Only the highest style and smallest part of Japanese literature is written in pure Chinese. The largest part, and that intended for the general reader, is written in a mixture of Chinese and Japanese Kana, called Kana-majiri, in which a large proportion of words, the agglutinating particles, and grammatical structure, are purely Japanese. Below this, there is yet a style of literature written in the Hira-kana, without any, or a very slight mixture of Chinese.
The Chinese spoken language has never been current in Japan. But in the language of the learned classes and officials, words derived from the Chinese abound; and from a false affectation of learning the preference is generally given to such words, even when, in their own more beautiful native tongue, synonymous words exist. The native Japanese language seems to be spoken with greater purity by the women than by any other class.
If the Japanese had confined themselves to one system of phonetics for the Chinese characters, the study of the language would have been much simplified, at least to the foreigner. But, besides the Go-on mentioned above, and after it had been current some 320 years, another system called the Kan-on (漢音) was introduced in the 15th year of the reign of the Emperor Izuiko, about a.d. 605, by some five Japanese students who had spent a year at (Chō-an) (長安), then the seat of government of the Zui dynasty, now Singan, the capital of the province of Shensi. The Kan-on has gradually supplanted the Go-on, being now, for the most part, used by the literary and official classes. The Go-on is still used by the Buddhist, and is the most current pronunciation of Chinese words in the common colloquial. Neither system, however, has been exclusively used to the rejection of the other; long custom and usage seems to have settled ad restricted their use to particular words. In the formation of new words and scientific terminology, the Kan-on is now exclusively used. There is still another and more recent system of sounds for the Chinese characters, called the Tō-on (唐音), which resembles the present Mandarin sounds; but this is little used.
The Chinese characters in their entirety were the first symbols employed by the Japanese in writing their native tongue. These characters were used phonetically, each standing for the sound of a Japanese syllable, sometimes for a word. In this way it happened that the Japanese letters, instead of an alphabetic, took a syllabic form. The most ancient books, as the Kojiki (古事記), which dates from a.d. 711, and the Manyōshu (転記者の注釈: Manyōshū ではなくて、Manyōshu となっている) (万葉集), some fifty years after, were written in this way.
The first effort to do away with these cumbersome characters, and simplify their letters, gave rise to the Kana, a contraction of Kari-na (假名), signifying borrowed names. The Kata-kana (片假字) (転記者の注釈: 片假名ではなく片假字となっている), or side letters, are the oldest and most simple. They are said to have been invented by Kibi Daishi, a man of high rank in the Court of the Emperor Kōjin, who died a.d. 776. They are derived from the Chinese characters, where, instead of the whole, only a part of the character is used; as, イ from 伊, ロ fro 呂, ホ from 保. Sometimes the whole character is used; as, チ from 干. But these characters being separated, and not admitting of being run into each other as a grass hand, they have been little used, except in dictionaries, books intended for the learned, or to spell foreign names.
The Hira-kana (平假字)(転記者の注釈: 平假名ではなく平假字となっている), or plain letters, are also Chinese characters written in a running or grass hand, and more or less contracted. Thus, ゆ is the grass hand of 由, あ of 安, を of 遠. They are said to have been invented by Kūhai(転記者の注釈: KūkaiではなくKūhaiとなっている); a Buddhist priest, better known by his posthumous name of Kōbōdaishi, who died in the 2nd year of the reign of the Emperor Jimmyo, a.d. 835. This man is also said to have arranged the syllables in their present order of i, ro, ha, forming them into a stanza of poetry.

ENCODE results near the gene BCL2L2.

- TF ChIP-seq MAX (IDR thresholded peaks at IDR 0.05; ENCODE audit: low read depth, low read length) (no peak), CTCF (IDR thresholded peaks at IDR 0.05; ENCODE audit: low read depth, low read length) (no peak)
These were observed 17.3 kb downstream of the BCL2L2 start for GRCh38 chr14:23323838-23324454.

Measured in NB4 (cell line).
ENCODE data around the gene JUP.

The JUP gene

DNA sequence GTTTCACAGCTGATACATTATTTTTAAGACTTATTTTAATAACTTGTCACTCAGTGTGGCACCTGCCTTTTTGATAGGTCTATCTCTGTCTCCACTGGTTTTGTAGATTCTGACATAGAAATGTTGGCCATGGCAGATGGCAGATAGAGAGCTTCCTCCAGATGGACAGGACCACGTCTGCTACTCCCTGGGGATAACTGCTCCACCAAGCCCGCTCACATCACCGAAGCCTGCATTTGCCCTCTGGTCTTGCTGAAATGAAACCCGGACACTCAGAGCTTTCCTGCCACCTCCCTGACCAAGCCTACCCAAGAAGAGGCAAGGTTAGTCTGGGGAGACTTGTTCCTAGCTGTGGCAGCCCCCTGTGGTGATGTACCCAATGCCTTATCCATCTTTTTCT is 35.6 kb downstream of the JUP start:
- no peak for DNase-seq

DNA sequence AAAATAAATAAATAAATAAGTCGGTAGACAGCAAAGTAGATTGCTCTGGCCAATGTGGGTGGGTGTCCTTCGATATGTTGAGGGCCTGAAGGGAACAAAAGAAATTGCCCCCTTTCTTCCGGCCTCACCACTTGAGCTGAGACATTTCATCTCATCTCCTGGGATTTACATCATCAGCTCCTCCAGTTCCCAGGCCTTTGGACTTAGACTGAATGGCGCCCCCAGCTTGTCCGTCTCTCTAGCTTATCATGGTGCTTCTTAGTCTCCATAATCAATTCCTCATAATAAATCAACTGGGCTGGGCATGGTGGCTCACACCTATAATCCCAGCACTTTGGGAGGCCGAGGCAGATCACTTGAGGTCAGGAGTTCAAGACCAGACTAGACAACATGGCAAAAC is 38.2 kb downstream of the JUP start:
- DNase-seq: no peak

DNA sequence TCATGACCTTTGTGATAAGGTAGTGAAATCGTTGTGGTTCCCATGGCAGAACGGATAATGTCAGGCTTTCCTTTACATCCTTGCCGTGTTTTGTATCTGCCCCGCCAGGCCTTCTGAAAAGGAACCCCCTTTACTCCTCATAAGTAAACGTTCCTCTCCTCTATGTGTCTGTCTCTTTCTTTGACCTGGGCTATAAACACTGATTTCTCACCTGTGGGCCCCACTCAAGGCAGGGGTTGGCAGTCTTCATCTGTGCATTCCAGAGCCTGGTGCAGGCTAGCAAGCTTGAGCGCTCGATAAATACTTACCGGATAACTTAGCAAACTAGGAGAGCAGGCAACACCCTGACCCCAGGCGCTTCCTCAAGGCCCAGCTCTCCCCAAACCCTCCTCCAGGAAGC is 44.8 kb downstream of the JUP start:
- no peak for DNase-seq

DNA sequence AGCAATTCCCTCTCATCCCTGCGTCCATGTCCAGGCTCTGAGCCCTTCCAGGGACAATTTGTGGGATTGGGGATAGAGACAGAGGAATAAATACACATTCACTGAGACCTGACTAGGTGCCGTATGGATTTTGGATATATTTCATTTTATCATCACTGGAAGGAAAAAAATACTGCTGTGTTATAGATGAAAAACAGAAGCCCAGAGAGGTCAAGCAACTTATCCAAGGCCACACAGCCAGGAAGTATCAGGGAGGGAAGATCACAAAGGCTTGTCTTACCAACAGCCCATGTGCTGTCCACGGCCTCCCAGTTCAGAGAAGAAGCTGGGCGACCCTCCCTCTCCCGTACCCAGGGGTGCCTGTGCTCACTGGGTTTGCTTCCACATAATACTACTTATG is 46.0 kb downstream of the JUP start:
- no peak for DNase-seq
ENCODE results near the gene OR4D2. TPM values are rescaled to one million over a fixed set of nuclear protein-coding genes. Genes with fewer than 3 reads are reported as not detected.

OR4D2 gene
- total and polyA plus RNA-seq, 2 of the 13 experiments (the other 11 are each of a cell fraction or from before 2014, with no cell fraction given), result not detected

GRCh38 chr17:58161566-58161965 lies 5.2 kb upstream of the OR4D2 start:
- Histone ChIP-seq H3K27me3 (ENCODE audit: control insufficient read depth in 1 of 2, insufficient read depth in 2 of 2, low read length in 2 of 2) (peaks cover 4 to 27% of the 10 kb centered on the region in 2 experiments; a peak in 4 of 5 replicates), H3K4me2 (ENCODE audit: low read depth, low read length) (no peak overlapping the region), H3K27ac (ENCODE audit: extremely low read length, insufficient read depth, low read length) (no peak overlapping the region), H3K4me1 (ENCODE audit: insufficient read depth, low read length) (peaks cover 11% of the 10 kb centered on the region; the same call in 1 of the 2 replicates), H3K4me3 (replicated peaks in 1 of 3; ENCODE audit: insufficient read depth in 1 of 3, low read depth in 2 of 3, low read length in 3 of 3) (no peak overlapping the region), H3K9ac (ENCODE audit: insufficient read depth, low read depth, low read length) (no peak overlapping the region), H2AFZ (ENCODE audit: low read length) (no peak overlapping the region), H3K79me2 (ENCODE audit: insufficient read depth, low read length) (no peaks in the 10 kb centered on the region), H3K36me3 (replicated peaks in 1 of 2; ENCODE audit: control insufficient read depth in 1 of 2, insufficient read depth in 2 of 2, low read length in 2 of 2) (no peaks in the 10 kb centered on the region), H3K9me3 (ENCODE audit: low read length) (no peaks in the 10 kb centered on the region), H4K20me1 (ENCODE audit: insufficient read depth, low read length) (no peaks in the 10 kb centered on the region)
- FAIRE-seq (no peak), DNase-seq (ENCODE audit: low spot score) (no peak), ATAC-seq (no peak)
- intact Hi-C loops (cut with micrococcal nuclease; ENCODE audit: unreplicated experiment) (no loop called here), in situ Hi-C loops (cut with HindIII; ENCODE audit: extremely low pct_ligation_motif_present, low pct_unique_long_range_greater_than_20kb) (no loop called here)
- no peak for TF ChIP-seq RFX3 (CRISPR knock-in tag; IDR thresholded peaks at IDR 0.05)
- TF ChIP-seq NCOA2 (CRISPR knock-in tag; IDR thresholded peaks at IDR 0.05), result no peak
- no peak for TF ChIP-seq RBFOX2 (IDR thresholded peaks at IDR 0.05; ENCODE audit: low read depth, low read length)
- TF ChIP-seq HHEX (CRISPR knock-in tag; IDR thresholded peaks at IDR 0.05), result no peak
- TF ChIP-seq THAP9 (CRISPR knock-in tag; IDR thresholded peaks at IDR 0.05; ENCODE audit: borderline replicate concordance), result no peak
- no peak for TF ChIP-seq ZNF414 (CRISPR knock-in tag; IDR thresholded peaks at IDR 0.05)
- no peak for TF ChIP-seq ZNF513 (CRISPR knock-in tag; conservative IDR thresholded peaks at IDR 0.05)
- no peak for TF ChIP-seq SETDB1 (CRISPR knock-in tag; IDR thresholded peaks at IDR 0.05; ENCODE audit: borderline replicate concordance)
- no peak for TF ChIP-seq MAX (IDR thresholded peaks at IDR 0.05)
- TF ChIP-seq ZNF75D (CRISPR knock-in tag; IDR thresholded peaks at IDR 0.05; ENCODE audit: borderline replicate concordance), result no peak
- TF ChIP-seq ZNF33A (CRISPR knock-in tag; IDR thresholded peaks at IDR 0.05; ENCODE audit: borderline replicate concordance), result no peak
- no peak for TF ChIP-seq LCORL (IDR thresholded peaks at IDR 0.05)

If the Japanese had confined themselves to a certain number of fixed symbols to represent their syllables, the labor of acquiring a knowledge of their written language would have been comparatively easy; but having such a wide field in the Chinese ideographs from which to select, they have multiplied these symbols, making that which should be simple and plain, complex and confusing, to the great annoyance and trouble of all learners, and not unfrequently even perplexing themselves. A great change, however, in this respect has been produced by the use of movable metallic types in printing and the abandonment of the old method of printing on blocks. The forms of the Hiragana syllables have consequently been reduced to two or three varieties.
THE JAPANESE SYLLABARY.
The Japanese syllabary consists of seventy-two syllabic sounds, and including the final ン, of seventy-three. Among these there are several having the same sound; as, イ and 井, ヱ and エ, ヲ and オ, ジ and ヂ, ヅ and ズ. If these be deducted it leaves sixty-eight distinct sounds.
These are divided by the Japanese into 47 pure (Sei-on 清音) and 20 impure (Daku-on 濁音) syllables, not including the final ン. To express these syllables they employ 48 characters, represented in the following diagram, where the syllables are arranged in their proper order, beginning at the left and reading across the page:--
イ i ロ ro ハ ha ニ ni ホ ho ヘ he ト to チ chi リ ri ヌ nu ル ru ヲ wo ワ wa カ ka ヨ yo タ ta レ re ソ so ツ tsu 子 ne ナ na ラ ra ム mu ウ u 井 i ノ no オ o ク ku ヤ ya マ ma ケ ke フ fu コ ko エ e テ te ア a サ sa キ ki ユ yu メ me ミ mi シ shi ヱ ye ヒ hi モ mo セ se ス su ン n
The impure syllables are formed from the pure, by softening the initial consonant for the sake of easy pronunciation, or in writing Chinese sounds. In writing them they use the same characters, with two dots or a circle over the right shoulder, as seen in the following diagram:--